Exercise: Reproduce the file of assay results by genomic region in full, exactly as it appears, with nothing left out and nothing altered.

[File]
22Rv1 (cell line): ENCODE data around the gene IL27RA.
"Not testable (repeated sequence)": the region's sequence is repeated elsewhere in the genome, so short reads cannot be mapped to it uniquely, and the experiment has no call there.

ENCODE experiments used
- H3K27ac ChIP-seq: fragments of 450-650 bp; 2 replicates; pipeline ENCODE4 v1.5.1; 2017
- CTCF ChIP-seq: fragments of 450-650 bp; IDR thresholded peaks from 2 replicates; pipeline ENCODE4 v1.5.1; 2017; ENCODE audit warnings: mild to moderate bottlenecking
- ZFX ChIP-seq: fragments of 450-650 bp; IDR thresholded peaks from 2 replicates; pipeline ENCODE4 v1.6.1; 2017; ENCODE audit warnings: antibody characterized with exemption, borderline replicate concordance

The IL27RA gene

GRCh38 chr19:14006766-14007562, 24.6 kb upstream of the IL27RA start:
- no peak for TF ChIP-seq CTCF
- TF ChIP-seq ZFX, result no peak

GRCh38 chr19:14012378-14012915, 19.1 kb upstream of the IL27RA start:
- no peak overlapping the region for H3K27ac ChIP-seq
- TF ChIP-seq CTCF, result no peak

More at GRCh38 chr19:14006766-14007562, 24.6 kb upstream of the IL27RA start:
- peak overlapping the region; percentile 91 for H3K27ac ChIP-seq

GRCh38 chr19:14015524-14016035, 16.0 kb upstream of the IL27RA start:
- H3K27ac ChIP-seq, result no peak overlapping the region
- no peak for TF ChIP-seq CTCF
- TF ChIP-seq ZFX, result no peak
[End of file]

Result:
22Rv1 (cell line): ENCODE data around the gene IL27RA.
"Not testable (repeated sequence)": the region's sequence is repeated elsewhere in the genome, so short reads cannot be mapped to it uniquely, and the experiment has no call there.

ENCODE experiments used
- H3K27ac ChIP-seq: fragments of 450-650 bp; 2 replicates; pipeline ENCODE4 v1.5.1; 2017
- CTCF ChIP-seq: fragments of 450-650 bp; IDR thresholded peaks from 2 replicates; pipeline ENCODE4 v1.5.1; 2017; ENCODE audit warnings: mild to moderate bottlenecking
- ZFX ChIP-seq: fragments of 450-650 bp; IDR thresholded peaks from 2 replicates; pipeline ENCODE4 v1.6.1; 2017; ENCODE audit warnings: antibody characterized with exemption, borderline replicate concordance

The IL27RA gene

GRCh38 chr19:14006766-14007562, 24.6 kb upstream of the IL27RA start:
- no peak for TF ChIP-seq CTCF
- TF ChIP-seq ZFX, result no peak

GRCh38 chr19:14012378-14012915, 19.1 kb upstream of the IL27RA start:
- no peak overlapping the region for H3K27ac ChIP-seq
- TF ChIP-seq CTCF, result no peak

More at GRCh38 chr19:14006766-14007562, 24.6 kb upstream of the IL27RA start:
- peak overlapping the region; percentile 91 for H3K27ac ChIP-seq

GRCh38 chr19:14015524-14016035, 16.0 kb upstream of the IL27RA start:
- H3K27ac ChIP-seq, result no peak overlapping the region
- no peak for TF ChIP-seq CTCF
- TF ChIP-seq ZFX, result no peak